This should come as no surprise but Australians love property and they especially love investment property. I’m sure at some stage it’s crossed a lot of your minds becoming a property mogul and having a multi-million dollar portfolio. It’s official, the most common path to ultra-wealth in Australia is property, with 50 of the BRW Rich 200 making their fortune from bricks and mortar.

But before we talk fast cars and beach side mansions let’s start small and look at what it takes to get an investment property today.

Cash Flow – What disposable income do you have each month to contribute towards an investment property?

Are you a first time home buyer looking to rent out your investment property? Or do you have an existing home with a mortgage and wanting to invest in another property? You must be able to plan for the newly added expense and we highly recommend building a buffer for unexpected costs or time the property goes untenanted. Here is a real life example of these costs, although there are many calculators available to do this legwork but we like this one.

Timing – Is now the right time in your life to be taking this leap?

If your employment isn’t exactly stable or you have a partner and are thinking of having a baby in the near future, this may not be the right time. Another element a lot of people attempt to consider when it comes to timing your purchase is the property market. While opinions differ on this topic, Entourage Finance believes that when it comes to timing your purchase we advise to ‘Buy well’ and ‘Hang on’. This gives the property a chance to grow in value. Often people say they are waiting for a crash before buying in Melbourne. In a weak market and in our experience, quality properties in quality areas don’t crash, they plateau.

So you’ve worked out you can afford the investment property and it’s the right time for you, but what next?

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Borrowing the Money – How do you plan on financing your purchase?

After crunching the numbers, you are certain you can afford this purchase.

However, sadly (and maybe luckily!) lenders won’t take your word for it. They will do their own assessment on your ability to service the loan. When it comes to servicing calculators, lenders insert large buffers on what you can borrow to protect themselves and you simultaneously. For instance, the interest rate the lenders may assess you at 7.5% paying principal and interest.  However, when you actually get the loan, you may get a rate of 4% paying interest only which is a significant difference in monthly commitments required. It’s at this point in the process we can’t stress the importance of a mortgage broker. Having up to date industry knowledge indisputably saves you your most precious commodity, time.

If you pass all the above and you have gained pre-approval to buy, it’s time to shop around for a good investment property.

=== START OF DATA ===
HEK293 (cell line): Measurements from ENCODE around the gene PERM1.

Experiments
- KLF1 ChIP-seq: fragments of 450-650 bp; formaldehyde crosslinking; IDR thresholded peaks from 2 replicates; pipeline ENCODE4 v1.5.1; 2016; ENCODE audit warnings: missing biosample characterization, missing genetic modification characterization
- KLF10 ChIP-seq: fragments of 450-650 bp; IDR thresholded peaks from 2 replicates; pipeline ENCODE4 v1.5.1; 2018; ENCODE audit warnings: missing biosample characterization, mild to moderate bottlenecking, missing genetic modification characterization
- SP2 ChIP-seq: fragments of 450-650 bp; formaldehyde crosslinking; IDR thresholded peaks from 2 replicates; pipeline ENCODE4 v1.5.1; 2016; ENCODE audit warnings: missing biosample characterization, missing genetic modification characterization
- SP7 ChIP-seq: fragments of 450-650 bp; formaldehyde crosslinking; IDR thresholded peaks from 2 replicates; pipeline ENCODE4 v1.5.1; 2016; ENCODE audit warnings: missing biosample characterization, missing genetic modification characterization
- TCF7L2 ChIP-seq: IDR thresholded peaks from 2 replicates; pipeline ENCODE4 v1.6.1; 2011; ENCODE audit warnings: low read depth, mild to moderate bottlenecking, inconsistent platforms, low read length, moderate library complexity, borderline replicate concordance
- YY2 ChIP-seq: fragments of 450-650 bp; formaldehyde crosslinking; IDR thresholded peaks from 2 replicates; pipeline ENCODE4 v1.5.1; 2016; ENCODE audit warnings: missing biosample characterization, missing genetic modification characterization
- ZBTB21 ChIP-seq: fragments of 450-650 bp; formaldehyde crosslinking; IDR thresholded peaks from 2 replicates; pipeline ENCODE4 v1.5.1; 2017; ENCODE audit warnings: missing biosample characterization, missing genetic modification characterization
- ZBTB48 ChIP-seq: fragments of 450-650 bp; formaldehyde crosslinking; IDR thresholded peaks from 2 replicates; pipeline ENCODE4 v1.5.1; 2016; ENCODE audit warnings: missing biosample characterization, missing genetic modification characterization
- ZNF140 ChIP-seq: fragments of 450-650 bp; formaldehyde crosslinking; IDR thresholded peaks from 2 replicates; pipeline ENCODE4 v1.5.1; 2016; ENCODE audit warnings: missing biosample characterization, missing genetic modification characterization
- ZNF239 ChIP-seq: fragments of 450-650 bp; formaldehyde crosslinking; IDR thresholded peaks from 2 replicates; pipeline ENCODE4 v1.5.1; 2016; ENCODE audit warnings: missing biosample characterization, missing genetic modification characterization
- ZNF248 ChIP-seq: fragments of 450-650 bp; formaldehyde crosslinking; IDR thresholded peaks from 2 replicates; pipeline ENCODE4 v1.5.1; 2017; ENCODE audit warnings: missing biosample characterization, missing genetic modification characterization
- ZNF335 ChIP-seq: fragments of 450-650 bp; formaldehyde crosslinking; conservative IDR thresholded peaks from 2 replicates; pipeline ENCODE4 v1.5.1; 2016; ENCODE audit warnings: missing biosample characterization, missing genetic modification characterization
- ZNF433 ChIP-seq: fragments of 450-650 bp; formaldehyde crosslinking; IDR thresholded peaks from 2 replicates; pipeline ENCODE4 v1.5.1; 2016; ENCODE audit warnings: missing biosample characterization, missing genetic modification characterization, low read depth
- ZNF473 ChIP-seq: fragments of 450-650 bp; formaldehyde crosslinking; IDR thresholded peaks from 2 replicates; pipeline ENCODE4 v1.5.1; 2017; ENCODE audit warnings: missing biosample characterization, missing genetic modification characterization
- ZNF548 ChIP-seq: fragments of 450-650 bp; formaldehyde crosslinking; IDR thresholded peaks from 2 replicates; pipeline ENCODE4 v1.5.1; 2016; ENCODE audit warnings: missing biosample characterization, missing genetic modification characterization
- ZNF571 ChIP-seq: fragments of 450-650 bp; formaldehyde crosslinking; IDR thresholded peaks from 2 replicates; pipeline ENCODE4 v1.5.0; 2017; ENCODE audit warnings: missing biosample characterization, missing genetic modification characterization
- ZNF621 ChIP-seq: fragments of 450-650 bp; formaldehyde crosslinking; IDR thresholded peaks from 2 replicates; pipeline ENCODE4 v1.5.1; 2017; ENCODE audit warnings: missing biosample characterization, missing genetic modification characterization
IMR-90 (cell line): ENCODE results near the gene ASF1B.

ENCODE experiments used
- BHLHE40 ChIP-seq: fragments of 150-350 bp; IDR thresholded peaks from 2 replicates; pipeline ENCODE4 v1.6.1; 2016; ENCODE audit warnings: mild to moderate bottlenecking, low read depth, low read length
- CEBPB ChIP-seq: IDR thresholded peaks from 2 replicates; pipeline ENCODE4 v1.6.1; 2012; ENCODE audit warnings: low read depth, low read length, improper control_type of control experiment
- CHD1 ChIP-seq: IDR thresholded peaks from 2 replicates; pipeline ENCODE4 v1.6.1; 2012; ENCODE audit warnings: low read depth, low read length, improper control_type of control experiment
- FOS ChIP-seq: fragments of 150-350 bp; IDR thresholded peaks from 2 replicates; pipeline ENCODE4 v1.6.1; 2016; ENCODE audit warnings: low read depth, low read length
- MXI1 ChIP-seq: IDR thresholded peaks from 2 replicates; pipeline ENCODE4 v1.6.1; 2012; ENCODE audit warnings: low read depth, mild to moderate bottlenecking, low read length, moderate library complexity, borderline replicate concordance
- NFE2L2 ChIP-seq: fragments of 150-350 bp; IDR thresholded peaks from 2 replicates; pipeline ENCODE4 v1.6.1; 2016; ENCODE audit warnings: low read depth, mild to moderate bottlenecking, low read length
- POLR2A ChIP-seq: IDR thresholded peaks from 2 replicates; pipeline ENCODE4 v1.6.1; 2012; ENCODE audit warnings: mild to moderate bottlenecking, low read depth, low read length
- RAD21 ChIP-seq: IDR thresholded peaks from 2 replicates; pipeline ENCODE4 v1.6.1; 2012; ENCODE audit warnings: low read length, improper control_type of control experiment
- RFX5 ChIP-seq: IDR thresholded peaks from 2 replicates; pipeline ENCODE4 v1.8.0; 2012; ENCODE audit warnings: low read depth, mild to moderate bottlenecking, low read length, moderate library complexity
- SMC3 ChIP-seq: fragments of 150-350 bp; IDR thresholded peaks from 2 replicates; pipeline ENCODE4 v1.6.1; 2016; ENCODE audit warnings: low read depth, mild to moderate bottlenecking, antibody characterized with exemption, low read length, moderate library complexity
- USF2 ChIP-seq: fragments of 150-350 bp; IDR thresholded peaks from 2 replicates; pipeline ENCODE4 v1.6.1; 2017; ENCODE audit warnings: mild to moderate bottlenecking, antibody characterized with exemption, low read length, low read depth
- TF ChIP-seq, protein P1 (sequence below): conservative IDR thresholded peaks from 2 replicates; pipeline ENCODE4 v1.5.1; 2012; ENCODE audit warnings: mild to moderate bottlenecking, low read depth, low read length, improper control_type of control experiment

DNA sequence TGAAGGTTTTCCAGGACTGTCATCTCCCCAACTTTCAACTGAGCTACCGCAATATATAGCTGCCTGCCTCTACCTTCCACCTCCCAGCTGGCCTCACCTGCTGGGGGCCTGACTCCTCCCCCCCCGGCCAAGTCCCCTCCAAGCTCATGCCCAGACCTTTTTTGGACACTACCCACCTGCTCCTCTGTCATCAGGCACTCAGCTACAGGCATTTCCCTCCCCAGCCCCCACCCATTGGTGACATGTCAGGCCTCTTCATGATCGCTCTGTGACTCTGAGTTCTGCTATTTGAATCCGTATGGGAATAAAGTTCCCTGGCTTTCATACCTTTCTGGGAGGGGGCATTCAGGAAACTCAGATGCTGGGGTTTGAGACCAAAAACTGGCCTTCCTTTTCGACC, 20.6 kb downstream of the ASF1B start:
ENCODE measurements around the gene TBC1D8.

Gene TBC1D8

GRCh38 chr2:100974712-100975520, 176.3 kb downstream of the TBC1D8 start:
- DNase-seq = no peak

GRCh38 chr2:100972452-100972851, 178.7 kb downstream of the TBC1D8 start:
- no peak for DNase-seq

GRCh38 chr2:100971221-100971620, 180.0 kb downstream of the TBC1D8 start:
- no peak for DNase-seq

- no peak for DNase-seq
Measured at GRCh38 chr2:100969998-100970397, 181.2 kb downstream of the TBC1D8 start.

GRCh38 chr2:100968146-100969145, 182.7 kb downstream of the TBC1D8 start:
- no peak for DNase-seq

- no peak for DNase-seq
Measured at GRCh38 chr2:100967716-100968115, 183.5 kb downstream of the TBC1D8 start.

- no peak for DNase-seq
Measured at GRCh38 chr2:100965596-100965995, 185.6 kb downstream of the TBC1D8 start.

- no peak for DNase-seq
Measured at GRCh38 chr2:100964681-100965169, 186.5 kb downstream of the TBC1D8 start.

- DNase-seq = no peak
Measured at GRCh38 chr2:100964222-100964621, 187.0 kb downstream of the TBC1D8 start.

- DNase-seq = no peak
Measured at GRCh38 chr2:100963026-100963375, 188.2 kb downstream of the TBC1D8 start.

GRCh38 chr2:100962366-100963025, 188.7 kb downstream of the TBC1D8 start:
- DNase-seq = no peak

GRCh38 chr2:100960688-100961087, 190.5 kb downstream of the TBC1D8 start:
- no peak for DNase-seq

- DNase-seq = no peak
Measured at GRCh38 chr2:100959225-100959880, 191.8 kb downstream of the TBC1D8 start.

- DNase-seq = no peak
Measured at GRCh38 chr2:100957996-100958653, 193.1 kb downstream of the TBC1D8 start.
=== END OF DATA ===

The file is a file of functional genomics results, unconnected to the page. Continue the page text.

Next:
Selecting the Right Investment

There is one main performance question to consider when looking for an investment property;

Do you want solid Capital growth OR a High rental income?

Of course everyone wants both.. and if you stumble upon a double whammy you capture that unicorn and contact me immediately so we can put it out to stud!

But back to reality…. See the following examples of 2 properties performance. If you were to buy an old unrenovated house in Preston 5 years ago on a 500sqm block of land, you would have seen amazing growth but a rental yield of either 3% or below. On the contrary, if you purchased a brand new apartment in the CBD or surrounding areas, you could achieve a rental return of 5% but the capital growth is next to nothing or sometimes backwards over the past 5 years.

Successful clients I’ve spoken with over the last 10 years have normally opted for capital growth over rental returns. If you are younger I believe you should always aim for capital growth in order to build equity which will give you options down the track.  See below a 5 year example:

Preston House – $600K
Rental income @ 3% – $18K per annum
Capital growth @ 10% per annum = $966K approx.
CBD apartments – $600K
Rental income @ 5% – $30K per annum
Capital Growth @ 1% per annum = $635K approx.

 

If we look at what’s happened over 5 years, the CBD apartment has grossed $60K more in rental income.  For the sake of simplicity, we won’t factor in the expenses that come with a CBD apartment like owner’s corporation fees, which would be in the $1,000’s.

The capital growth of the Preston house with its own component of land has outperformed the apartment by $330K.  If we minus the gross rental return of the CBD apartment then the Preston house is $270K in front.  If a buyer purchased the CBD apartment instead of the Preston House, this $270k would be what we refer to as the opportunity cost – the loss of other alternatives when one alternative is chosen. But more on that in our next blog piece.

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